Working in conjunction with proper pond design, one must choose the optimum filter for the best possible result. These filters may include Trickle Towers, Bead Filters, Bog Filters, Vortexes, Skimmers, Bottom Drains, and Aeration. There are two forms of filtration, Mechanical & Biological. Mechanical filtration is simple; it is the removal or trapping of solid particles (detritus) in the water to make the water crystal clear and 100% viewable. Biological Filtration is something different. It is called the “Nitrifying Cycle”. It is when “beneficial bacteria” cleans the water. This “cleaning” is about making the water healthy for fish. Beneficial bacteria grow on the the filtration media and live in the filter. Ammonia is first created when fish pollute the water. Other causes of ammonia can decaying matter, entrapped sludge in bottom gravel, dead algae or uneaten fish food. Ammo is toxic to fish. So first bacteria named nitrosomonas grows in the filter and eats the ammo and turns it into nitrites. Nitrites are ammo like and are toxic to fish as well. A second closely related bacteria then grows in the filter along with the first bacteria. This second bacteria is called Nitrobacter. This converts nitrites to nitrates. Nitrates are not toxic to fish at low levels. Normal water changes and plant life can eliminate and control nitrates. Nitrifying bacteria have a few basic requirements.
- Oxygen – This is created threw aeration and moving water. Moving water through the media is key for bacteria growth.
- Temperature – At 50 degrees F – starts to grow
- Food – The is created by organic breakdown and fish pollutants which is always ammo first.
- Housing – A place where the bacteria can live and thrive, die and reproduce. This is the filter media itself.
My personal biological favorite. This filter is a bio filter only not a mechanical one. The trickle tower or the wet/dry filter is a filter that exists above the water level and receives water from the pond. This filter is after any other mechanical filter in the system. The pump can only be placed before the filter and water flow back to the pond via run back gravity. The filter works on the principle where water is “showering” or “trickling” over filter media. This will create the greatest amount of beneficial bacteria because of the high levels of oxygen.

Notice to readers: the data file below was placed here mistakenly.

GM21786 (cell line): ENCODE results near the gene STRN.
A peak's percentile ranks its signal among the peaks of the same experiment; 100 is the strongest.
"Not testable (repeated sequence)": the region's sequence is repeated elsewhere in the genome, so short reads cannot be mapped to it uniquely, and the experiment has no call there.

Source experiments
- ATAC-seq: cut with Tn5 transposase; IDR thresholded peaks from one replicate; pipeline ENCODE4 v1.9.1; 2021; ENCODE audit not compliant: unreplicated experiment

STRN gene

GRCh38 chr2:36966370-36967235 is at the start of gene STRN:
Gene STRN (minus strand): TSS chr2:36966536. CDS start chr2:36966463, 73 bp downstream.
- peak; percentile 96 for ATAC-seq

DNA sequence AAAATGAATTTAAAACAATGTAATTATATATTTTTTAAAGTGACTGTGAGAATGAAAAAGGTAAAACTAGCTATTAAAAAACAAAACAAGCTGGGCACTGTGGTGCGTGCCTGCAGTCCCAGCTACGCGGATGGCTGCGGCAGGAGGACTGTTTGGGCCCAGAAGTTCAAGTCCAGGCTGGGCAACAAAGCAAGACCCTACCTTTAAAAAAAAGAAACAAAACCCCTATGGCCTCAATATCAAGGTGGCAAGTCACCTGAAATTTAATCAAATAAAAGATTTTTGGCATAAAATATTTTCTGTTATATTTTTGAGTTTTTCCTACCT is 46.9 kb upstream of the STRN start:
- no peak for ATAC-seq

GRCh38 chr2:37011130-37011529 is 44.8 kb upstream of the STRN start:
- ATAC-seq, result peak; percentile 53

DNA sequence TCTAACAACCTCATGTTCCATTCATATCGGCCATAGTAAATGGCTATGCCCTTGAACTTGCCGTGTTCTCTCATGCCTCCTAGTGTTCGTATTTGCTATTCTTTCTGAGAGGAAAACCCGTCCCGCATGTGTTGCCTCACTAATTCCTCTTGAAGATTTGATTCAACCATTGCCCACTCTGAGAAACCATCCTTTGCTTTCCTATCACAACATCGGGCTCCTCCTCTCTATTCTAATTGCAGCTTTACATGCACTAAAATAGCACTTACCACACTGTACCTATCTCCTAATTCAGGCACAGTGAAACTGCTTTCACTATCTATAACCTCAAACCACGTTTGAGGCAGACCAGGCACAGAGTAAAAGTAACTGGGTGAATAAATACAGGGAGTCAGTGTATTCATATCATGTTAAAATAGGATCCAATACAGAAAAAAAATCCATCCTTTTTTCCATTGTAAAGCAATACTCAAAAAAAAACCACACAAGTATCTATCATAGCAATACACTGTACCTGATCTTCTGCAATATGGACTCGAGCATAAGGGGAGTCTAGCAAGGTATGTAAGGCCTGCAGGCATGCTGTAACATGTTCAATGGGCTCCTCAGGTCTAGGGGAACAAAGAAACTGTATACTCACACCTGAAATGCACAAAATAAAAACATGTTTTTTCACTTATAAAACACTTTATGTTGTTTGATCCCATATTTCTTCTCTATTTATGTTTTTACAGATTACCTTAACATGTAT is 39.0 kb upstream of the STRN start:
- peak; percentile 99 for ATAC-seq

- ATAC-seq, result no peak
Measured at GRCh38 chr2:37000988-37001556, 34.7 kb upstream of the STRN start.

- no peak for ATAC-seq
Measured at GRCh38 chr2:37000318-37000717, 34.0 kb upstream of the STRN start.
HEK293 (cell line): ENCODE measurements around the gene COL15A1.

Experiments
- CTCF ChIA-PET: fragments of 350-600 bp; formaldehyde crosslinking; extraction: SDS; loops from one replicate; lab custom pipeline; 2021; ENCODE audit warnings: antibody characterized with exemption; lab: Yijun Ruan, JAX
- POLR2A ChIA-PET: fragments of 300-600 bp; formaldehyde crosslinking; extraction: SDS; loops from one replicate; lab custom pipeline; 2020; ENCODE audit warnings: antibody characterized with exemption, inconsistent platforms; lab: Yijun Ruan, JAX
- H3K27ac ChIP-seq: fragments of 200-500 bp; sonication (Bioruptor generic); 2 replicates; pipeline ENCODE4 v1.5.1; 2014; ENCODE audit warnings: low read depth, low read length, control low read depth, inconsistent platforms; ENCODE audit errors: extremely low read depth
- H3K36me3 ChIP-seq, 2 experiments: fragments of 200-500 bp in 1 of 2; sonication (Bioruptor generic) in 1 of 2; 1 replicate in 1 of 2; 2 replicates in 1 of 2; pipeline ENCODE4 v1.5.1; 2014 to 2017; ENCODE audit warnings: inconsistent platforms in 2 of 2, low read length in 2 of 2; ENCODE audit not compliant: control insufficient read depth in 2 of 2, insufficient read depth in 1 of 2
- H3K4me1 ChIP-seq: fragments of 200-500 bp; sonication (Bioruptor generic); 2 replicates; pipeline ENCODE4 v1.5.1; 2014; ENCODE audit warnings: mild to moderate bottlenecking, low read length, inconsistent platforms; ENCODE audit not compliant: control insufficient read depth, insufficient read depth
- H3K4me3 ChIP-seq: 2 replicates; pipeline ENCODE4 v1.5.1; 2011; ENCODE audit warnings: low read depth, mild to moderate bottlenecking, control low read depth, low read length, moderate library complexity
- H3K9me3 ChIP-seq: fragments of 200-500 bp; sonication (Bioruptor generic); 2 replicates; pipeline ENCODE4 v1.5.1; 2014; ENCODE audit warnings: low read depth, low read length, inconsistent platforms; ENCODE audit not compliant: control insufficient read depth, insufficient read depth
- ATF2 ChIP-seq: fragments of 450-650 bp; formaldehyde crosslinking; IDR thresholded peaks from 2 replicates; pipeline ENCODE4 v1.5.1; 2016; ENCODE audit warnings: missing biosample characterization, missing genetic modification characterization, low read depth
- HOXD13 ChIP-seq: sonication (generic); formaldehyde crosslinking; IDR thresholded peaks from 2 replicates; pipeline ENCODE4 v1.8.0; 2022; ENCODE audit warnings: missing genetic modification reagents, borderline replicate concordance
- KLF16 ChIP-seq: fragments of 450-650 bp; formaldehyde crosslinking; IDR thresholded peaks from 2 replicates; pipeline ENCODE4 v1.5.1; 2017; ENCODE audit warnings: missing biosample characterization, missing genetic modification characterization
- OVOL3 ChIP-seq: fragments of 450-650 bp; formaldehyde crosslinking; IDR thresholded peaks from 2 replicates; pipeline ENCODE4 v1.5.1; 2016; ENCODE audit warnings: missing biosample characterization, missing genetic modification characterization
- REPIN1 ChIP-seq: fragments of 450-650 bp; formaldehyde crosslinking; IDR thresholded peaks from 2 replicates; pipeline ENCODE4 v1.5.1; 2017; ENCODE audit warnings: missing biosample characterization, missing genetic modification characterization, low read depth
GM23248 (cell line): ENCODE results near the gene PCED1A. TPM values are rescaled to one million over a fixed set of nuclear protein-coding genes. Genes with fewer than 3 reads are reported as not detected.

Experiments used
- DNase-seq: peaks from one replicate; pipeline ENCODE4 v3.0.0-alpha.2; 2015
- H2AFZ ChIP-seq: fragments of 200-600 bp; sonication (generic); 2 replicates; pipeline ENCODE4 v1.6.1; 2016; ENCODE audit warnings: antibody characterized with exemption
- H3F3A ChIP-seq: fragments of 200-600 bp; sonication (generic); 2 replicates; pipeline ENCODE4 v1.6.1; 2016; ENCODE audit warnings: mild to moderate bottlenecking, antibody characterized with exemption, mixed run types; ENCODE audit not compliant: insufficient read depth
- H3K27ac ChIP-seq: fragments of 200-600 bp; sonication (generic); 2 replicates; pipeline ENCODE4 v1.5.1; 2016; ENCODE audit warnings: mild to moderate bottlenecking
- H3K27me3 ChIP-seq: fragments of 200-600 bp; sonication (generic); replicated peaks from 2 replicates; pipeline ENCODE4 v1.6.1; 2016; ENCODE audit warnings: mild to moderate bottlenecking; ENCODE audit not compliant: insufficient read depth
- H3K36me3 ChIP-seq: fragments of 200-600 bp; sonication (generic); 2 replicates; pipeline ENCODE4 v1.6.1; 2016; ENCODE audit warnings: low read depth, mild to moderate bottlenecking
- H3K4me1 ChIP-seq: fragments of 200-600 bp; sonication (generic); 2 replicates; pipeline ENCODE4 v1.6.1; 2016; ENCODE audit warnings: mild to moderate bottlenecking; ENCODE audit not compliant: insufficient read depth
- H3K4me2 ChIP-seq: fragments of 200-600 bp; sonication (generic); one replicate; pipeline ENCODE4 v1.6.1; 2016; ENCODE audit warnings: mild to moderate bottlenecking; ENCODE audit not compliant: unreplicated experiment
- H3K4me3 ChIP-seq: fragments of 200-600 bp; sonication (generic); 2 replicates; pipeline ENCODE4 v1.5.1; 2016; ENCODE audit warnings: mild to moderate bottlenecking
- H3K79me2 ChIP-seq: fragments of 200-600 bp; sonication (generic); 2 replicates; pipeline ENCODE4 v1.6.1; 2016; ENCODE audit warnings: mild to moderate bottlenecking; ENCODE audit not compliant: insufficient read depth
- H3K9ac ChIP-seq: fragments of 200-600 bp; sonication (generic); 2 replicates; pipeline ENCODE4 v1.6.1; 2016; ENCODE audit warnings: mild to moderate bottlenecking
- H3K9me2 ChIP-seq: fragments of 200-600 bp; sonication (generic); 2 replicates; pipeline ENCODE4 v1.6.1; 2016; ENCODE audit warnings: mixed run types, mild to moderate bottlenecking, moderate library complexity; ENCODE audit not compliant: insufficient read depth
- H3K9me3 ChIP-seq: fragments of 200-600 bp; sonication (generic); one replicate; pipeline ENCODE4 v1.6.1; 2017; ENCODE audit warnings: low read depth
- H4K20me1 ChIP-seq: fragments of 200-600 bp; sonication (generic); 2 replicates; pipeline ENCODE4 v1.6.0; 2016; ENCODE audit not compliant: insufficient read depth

Bead Filters are filters that exist above or below the water level of the pond. Beads are called pressure filters and are located after the pump in the water flow. They are excellent for mechanical and biological filtration. With the aid of an air blower agitator the bead filter backwashes with ease. Bead filters are pretty much the go to filter and is my filter of choice for the pond. They can work in conjunction with a mechanical filter such as a canister basket or sieve.
Bog Filtration or wetland filtration, is when plants filter the water and eat the nutrients, or nitrates, created by the bio bacteria. Bogs are usually gravel or stone filters. Bacteria grows in the rock where the plants are and it is considered natural filtering. However, plants work slowly in nutrient uptake and really only need to be planted at edges of the pond and bog. Plants will then consume nutrient gradually. Gravel is poor in surface area compared to other filter media and is my least preferred media to use.
The Vortex Filter is a cylindrical container that is set level and adjacent to the pond connected via a bottom drain. This is a gravity-fed system where water enters the drain and is pulled through the vortex by an external pump or a submersible pump. This water is spun around where sediment and solids fall to the bottom of the vortex and then can be eliminated through a purge valve. The vortex is not a biological filter but a mechanical one. A gravity bio filter can then be in place with filter pads for biologic. The vortex & gravity bio consumes much more space and must be level with the water to work which requires more excavation to accommodate. They also can only handle a minimum amount of flow to function. They are the “old school” method of filtration. Gravity pull filtration is still excellent with the newer technologies in filtration.
Skimmers – Bottom Drains:
Pond skimmers and bottom drains are similar to those in an in-ground pool. Pond skimmers are excellent for eliminating debris that enters the pond by its surface. The pond skimmer is an excellent area for automatic fill values and overflow ports. Skimmers can be used as the sole method for moving water from a water garden only, a monthly vacuuming is necessary to remove solids from a gravel free bottom. A skimmer can be run via an external pump or a submersible pump hat is in the skimmer.
Bottom Drains are outstanding and are recommended in every Koi pond. They are 100% effective in removing solids off the bottom.
Dissolved oxygen is crucial in a pond with fish and is necessary for nitrifying bacteria to exist and thrive. Aerators are external to the pond and bring air to the pond through air stones or an air diffuser that is located on the top of the bottom drain. You must have aeration any in a pond with fish.